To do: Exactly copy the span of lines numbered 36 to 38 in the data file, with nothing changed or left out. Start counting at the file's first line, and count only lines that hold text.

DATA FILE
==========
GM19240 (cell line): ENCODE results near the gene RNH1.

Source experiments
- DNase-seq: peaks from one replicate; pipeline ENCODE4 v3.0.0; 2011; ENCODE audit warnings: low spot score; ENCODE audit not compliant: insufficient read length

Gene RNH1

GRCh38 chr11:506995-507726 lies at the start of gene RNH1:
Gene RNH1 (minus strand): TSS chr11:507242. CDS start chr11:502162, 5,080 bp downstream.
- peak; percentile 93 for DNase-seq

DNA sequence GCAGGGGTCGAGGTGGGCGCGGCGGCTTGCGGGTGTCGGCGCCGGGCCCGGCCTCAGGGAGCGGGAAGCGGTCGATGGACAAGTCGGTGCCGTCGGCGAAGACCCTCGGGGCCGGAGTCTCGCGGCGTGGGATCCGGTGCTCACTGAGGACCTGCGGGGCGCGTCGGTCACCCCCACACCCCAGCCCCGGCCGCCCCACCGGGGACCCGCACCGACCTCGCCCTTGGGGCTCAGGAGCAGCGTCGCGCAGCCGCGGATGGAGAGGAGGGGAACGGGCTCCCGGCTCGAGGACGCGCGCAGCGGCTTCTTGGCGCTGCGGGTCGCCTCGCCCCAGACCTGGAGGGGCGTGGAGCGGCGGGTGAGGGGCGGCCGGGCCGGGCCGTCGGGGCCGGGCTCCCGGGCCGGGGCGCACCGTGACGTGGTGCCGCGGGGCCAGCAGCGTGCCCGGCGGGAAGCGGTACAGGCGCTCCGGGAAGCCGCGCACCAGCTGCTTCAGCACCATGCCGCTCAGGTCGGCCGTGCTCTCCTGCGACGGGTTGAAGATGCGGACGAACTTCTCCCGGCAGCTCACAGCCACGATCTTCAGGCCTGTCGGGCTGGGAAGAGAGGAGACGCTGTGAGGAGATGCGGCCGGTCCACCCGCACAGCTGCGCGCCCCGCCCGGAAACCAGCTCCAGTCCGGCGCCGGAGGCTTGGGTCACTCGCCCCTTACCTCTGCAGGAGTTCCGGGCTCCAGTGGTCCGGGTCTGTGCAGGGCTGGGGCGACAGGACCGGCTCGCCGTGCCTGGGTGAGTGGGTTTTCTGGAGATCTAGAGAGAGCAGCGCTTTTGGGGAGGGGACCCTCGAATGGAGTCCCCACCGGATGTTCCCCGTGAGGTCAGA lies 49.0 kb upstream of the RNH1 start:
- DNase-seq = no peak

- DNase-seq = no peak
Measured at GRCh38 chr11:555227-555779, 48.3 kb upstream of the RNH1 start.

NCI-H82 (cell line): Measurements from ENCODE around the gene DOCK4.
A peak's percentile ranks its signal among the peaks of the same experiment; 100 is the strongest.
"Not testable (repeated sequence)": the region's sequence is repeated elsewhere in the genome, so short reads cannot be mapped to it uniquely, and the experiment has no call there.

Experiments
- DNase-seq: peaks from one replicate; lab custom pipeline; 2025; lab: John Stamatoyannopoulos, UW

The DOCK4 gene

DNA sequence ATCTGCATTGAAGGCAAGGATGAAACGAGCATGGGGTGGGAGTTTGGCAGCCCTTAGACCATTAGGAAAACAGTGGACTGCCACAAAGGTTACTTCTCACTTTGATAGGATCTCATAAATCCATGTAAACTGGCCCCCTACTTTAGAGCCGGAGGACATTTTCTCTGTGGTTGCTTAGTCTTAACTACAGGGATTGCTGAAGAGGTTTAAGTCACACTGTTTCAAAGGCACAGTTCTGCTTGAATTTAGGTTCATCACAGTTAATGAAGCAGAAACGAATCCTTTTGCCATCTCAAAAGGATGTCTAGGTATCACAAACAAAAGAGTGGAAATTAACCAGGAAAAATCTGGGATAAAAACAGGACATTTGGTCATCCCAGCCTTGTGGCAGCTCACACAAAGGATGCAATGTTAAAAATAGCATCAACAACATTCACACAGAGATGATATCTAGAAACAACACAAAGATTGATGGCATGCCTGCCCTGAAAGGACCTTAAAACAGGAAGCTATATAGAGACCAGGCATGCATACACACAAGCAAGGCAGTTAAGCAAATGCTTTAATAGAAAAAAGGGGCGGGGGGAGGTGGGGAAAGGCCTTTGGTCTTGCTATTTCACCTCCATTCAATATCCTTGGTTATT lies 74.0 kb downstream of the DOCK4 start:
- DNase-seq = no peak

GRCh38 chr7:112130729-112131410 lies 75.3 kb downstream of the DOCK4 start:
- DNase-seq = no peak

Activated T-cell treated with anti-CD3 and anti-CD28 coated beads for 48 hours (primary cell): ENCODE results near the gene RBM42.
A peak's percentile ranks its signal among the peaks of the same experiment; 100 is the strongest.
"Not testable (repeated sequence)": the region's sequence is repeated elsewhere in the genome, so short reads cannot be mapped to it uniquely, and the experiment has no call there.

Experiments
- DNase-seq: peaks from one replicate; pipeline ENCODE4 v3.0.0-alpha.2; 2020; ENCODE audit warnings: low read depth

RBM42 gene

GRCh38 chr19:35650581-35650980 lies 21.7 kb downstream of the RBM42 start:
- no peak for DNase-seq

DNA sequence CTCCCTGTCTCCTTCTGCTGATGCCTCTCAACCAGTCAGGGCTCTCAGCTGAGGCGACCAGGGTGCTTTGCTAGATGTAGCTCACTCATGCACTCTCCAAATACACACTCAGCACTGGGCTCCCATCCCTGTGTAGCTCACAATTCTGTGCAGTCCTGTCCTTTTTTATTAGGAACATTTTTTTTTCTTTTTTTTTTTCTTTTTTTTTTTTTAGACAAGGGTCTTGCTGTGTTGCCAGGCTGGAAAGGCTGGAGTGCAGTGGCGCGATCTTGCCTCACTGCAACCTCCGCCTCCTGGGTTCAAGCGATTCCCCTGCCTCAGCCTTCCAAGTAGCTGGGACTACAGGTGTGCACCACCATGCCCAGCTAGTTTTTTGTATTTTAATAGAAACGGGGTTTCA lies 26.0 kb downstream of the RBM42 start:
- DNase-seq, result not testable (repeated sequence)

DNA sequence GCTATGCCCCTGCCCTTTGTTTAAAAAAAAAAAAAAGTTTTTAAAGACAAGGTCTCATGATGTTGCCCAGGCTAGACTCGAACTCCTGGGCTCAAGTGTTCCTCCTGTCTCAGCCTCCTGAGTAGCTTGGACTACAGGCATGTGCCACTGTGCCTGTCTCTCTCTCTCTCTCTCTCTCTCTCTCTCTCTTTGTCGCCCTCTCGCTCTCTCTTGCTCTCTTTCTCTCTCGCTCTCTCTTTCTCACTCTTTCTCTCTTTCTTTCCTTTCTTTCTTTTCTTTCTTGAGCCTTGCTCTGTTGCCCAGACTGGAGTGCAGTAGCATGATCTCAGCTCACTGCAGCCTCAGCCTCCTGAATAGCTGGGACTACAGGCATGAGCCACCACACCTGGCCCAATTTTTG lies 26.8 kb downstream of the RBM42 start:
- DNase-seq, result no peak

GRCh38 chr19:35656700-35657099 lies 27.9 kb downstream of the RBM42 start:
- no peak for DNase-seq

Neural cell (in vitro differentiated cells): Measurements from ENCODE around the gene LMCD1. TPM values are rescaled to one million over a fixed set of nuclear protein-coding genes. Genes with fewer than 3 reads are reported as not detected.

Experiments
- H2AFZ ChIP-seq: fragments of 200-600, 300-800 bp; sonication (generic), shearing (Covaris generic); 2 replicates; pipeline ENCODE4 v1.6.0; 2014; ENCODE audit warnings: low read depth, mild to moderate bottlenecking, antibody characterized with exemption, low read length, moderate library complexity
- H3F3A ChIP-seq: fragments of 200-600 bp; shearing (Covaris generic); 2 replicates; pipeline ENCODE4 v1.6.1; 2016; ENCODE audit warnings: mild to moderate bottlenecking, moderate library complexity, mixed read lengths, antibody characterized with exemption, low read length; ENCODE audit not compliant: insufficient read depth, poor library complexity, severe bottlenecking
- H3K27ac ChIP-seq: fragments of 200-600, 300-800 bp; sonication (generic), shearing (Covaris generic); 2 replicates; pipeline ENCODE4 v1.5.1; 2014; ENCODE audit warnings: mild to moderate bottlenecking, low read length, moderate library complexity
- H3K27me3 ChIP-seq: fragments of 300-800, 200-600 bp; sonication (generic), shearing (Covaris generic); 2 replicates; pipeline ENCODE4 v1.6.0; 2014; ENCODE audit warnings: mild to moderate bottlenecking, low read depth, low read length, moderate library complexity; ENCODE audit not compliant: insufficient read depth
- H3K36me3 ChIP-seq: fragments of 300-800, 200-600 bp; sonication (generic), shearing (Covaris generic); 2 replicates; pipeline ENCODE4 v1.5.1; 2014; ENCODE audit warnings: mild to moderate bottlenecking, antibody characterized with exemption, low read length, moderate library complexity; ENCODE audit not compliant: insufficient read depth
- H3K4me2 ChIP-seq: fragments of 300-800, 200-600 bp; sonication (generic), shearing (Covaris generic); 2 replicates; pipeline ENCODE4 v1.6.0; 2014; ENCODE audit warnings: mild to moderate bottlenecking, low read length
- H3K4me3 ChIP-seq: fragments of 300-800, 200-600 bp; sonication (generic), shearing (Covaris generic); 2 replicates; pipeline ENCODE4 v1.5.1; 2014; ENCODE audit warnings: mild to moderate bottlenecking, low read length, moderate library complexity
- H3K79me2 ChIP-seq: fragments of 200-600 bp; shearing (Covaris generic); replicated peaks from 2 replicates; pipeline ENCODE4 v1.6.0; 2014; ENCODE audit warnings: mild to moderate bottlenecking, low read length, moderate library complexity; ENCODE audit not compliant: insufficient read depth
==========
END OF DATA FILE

Neural cell (in vitro differentiated cells): Measurements from ENCODE around the gene LMCD1. TPM values are rescaled to one million over a fixed set of nuclear protein-coding genes. Genes with fewer than 3 reads are reported as not detected.

Experiments
- H2AFZ ChIP-seq: fragments of 200-600, 300-800 bp; sonication (generic), shearing (Covaris generic); 2 replicates; pipeline ENCODE4 v1.6.0; 2014; ENCODE audit warnings: low read depth, mild to moderate bottlenecking, antibody characterized with exemption, low read length, moderate library complexity